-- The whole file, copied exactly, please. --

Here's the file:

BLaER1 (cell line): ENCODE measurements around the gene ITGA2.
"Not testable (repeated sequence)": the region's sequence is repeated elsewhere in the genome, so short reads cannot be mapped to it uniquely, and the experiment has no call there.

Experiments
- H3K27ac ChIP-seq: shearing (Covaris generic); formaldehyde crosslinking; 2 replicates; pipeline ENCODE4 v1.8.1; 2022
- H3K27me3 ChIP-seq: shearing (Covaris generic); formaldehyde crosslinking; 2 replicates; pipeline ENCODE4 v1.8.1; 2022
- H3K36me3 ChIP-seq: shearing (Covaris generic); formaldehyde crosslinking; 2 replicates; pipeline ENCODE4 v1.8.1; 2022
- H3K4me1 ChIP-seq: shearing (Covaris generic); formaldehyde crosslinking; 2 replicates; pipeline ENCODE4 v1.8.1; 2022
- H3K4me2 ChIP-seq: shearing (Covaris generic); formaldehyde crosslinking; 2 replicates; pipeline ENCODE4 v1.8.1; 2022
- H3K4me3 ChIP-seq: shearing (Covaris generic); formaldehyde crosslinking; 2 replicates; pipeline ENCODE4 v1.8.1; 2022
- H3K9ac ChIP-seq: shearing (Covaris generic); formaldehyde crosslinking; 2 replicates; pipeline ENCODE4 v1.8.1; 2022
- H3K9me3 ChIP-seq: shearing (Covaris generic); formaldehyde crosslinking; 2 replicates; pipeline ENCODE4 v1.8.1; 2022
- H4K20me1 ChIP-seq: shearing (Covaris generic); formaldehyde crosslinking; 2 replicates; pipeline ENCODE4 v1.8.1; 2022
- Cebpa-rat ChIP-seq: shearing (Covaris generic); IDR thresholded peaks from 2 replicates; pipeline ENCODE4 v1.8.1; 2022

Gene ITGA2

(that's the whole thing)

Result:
BLaER1 (cell line): ENCODE measurements around the gene ITGA2.
"Not testable (repeated sequence)": the region's sequence is repeated elsewhere in the genome, so short reads cannot be mapped to it uniquely, and the experiment has no call there.

Experiments
- H3K27ac ChIP-seq: shearing (Covaris generic); formaldehyde crosslinking; 2 replicates; pipeline ENCODE4 v1.8.1; 2022
- H3K27me3 ChIP-seq: shearing (Covaris generic); formaldehyde crosslinking; 2 replicates; pipeline ENCODE4 v1.8.1; 2022
- H3K36me3 ChIP-seq: shearing (Covaris generic); formaldehyde crosslinking; 2 replicates; pipeline ENCODE4 v1.8.1; 2022
- H3K4me1 ChIP-seq: shearing (Covaris generic); formaldehyde crosslinking; 2 replicates; pipeline ENCODE4 v1.8.1; 2022
- H3K4me2 ChIP-seq: shearing (Covaris generic); formaldehyde crosslinking; 2 replicates; pipeline ENCODE4 v1.8.1; 2022
- H3K4me3 ChIP-seq: shearing (Covaris generic); formaldehyde crosslinking; 2 replicates; pipeline ENCODE4 v1.8.1; 2022
- H3K9ac ChIP-seq: shearing (Covaris generic); formaldehyde crosslinking; 2 replicates; pipeline ENCODE4 v1.8.1; 2022
- H3K9me3 ChIP-seq: shearing (Covaris generic); formaldehyde crosslinking; 2 replicates; pipeline ENCODE4 v1.8.1; 2022
- H4K20me1 ChIP-seq: shearing (Covaris generic); formaldehyde crosslinking; 2 replicates; pipeline ENCODE4 v1.8.1; 2022
- Cebpa-rat ChIP-seq: shearing (Covaris generic); IDR thresholded peaks from 2 replicates; pipeline ENCODE4 v1.8.1; 2022

Gene ITGA2